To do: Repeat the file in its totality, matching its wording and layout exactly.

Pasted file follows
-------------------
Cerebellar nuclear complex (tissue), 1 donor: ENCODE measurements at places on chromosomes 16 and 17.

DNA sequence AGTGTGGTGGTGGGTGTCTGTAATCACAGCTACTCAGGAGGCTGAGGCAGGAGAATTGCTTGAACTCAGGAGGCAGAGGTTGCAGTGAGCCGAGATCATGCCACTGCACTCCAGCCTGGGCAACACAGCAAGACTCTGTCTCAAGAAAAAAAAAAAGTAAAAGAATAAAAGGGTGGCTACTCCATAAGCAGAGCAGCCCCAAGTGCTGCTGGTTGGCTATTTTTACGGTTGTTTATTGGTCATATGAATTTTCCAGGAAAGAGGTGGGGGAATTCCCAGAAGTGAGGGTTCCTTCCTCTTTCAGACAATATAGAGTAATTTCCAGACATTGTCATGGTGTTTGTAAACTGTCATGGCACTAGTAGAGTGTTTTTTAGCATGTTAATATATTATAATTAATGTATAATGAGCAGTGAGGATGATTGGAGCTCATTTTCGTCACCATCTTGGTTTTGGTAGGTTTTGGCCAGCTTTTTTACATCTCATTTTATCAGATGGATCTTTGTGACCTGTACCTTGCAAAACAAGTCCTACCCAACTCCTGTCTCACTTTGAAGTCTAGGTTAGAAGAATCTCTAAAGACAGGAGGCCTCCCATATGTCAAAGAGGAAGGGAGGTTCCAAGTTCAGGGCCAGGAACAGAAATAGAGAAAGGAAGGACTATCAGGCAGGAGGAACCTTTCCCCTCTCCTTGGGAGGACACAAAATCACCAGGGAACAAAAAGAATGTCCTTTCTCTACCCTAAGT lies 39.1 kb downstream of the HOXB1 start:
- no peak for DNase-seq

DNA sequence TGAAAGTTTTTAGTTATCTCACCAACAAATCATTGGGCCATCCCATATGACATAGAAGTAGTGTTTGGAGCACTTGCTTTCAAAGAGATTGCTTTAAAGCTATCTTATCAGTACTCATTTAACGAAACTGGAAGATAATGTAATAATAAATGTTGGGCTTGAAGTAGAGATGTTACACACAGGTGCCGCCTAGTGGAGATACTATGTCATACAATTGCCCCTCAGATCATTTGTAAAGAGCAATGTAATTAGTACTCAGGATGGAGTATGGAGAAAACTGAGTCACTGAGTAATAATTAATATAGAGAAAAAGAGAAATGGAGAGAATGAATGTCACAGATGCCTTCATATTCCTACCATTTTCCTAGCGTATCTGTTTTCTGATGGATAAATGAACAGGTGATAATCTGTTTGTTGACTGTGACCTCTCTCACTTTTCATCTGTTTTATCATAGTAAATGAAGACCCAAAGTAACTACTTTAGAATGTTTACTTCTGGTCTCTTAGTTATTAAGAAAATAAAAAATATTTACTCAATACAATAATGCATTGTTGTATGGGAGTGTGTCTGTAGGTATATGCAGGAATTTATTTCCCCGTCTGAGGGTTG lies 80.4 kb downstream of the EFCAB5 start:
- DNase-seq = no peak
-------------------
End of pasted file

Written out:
Cerebellar nuclear complex (tissue), 1 donor: ENCODE measurements at places on chromosomes 16 and 17.

DNA sequence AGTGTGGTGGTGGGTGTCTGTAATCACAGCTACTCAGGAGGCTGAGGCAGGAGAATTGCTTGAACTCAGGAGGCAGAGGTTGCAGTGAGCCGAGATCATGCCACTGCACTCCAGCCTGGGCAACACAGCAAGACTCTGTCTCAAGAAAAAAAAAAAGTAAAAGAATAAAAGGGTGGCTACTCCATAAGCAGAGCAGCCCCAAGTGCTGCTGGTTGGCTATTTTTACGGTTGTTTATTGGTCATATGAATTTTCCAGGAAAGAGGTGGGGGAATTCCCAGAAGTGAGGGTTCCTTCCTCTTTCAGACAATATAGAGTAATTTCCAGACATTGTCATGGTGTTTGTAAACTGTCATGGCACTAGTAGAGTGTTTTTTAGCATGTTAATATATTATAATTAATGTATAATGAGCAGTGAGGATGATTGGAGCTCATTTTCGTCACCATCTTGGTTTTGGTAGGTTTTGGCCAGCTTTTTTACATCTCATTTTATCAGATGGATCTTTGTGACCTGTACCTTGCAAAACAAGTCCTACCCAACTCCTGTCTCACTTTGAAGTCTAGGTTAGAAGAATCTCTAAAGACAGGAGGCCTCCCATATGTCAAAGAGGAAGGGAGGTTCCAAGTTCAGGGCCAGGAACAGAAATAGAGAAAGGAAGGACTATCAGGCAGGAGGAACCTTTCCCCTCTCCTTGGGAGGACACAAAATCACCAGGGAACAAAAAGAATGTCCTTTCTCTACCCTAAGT lies 39.1 kb downstream of the HOXB1 start:
- no peak for DNase-seq

DNA sequence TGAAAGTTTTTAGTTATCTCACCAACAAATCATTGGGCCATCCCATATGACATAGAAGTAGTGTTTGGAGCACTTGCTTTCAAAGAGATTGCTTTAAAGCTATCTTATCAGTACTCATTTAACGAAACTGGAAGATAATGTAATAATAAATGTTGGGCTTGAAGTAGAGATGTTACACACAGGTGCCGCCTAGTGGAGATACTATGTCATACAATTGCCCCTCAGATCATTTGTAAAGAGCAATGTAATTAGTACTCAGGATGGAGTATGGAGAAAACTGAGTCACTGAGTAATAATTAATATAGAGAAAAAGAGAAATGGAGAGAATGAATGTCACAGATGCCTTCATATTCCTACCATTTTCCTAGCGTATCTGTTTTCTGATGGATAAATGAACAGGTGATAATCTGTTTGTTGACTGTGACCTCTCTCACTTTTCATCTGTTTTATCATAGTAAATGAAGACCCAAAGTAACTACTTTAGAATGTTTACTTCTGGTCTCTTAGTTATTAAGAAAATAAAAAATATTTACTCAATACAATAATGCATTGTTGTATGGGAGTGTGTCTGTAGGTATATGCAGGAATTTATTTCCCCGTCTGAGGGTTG lies 80.4 kb downstream of the EFCAB5 start:
- DNase-seq = no peak